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Former Shirley Police Chief Thomas Goulden (file photo)

SHIRLEY — When Thomas Goulden was named police chief in 2014 he had a 10-year goal.

He did not remain that long.

He planned to build the department so the next chief could be chosen from within. Training and obtaining good equipment was part of his strategy to rebuild morale and move the department in the right direction.

He got the DARE program up and running again. Officers can now take field training within the department, learning firearm skills or have someone in the cruiser with them when they first go out on the road.

The then-new chief was impressed at the willingness of department members to volunteer on their own time to do things like serve meals at the Senior Center.

“I was told there were morale issues,” Goulden said in a conversation in September. “I didn’t know how deep.”

The New Hampshire resident was placed on paid administrative leave less than three years into his contract. He won’t be returning to the department. A subsequent investigation faulted him for conduct unbecoming an officer and failure to follow town policies.

He remains on paid leave with a $2,500 bi-weekly salary and health benefits until the end of the fiscal year in June, when his resignation is effective.

Goulden was not present when selectmen put him on leave during a meeting in February. Sgt. Samuel Santiago was named acting chief during that meeting and was given a three-year police chief contract in July.

Under the terms of a separation agreement, Goulden said he was prohibited from saying anything bad about the town. He discussed some of the things that occurred during his tenure.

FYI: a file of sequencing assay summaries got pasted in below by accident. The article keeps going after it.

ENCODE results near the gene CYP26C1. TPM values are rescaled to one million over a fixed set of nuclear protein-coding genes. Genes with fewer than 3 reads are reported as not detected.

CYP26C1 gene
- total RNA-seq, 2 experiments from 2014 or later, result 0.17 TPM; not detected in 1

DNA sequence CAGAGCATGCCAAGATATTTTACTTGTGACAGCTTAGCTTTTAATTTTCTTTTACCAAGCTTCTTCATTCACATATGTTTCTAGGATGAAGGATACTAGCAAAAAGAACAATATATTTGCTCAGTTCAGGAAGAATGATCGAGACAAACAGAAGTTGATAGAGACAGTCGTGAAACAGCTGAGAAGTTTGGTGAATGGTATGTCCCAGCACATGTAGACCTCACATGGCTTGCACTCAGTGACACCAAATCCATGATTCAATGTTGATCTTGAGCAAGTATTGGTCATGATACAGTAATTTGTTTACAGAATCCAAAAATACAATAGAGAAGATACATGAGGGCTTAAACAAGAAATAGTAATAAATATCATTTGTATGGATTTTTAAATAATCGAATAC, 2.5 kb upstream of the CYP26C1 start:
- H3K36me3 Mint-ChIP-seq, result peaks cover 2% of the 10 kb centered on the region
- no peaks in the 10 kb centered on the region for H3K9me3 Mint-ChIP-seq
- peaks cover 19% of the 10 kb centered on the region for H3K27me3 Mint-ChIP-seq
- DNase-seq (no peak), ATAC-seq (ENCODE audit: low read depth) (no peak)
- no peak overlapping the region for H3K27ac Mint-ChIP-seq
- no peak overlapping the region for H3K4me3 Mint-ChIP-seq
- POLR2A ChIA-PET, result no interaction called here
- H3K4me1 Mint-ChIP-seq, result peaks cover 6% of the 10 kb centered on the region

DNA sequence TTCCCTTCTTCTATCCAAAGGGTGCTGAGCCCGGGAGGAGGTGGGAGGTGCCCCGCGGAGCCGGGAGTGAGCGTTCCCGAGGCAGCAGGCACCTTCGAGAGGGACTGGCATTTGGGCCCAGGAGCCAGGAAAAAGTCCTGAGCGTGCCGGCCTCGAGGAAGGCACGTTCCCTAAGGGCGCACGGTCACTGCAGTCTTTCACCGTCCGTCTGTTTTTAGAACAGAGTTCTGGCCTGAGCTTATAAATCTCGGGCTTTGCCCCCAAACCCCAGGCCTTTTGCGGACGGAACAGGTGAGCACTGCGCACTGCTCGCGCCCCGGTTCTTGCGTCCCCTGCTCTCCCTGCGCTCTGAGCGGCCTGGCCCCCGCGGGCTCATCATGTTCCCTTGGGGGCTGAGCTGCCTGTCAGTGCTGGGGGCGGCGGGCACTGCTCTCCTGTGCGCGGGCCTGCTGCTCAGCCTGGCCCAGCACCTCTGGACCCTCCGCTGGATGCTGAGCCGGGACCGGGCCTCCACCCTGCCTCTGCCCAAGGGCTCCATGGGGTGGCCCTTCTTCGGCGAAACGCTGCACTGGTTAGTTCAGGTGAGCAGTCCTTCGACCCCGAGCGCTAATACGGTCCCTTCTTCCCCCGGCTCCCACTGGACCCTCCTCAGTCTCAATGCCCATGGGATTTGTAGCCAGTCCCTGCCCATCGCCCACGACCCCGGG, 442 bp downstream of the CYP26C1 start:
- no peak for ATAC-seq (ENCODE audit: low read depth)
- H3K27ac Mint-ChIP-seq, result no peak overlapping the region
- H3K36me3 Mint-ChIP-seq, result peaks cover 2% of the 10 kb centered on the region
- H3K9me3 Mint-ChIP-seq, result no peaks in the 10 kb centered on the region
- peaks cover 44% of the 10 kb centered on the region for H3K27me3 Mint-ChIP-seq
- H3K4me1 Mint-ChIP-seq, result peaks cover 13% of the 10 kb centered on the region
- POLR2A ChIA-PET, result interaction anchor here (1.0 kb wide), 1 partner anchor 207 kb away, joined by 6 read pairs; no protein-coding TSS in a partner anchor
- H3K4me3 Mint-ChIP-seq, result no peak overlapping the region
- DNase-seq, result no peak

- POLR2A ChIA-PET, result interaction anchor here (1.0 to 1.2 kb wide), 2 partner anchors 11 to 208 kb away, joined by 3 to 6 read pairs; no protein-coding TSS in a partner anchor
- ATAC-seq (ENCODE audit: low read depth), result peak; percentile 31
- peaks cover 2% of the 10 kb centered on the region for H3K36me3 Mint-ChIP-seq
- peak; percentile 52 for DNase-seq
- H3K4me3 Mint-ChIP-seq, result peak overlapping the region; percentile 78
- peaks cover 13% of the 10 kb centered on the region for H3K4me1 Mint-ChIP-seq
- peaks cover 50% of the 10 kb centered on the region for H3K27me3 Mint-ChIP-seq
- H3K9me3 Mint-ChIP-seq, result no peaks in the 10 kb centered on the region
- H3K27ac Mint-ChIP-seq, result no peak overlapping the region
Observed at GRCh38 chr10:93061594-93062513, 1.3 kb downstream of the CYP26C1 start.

Early Days

From the start, the chief hired from outside the department did not have clear sailing. Some in town felt that a department member should have been hired for the post, Goulden said.

He found a department with a lack of accountability because of insufficient training and equipment. Officers were complacent and there was no mentorship in the department.

One of the selectmen, the only one to vote against placing Goulden on leave, said in that meeting that there were pre-existing problems in the department.

“Goulden inherited a place without good supervision and people were not being properly directed,” Selectman Jim Wilson said. Wilson was first elected during a recall election in January, re-elected in May and resigned without giving a reason in August.

The fractures in the department were deeper than he realized, Goulden said. Instead of developing a working atmosphere of mutual respect and teamwork, the fractures remained.

“I put out forest fires, one after another,” he said.

Goulden ended up taking more disciplinary actions over the course of under three years than he did during the previous 22 years he spent in law enforcement, he said.

“The public didn’t agree with what I did,” Goulden said.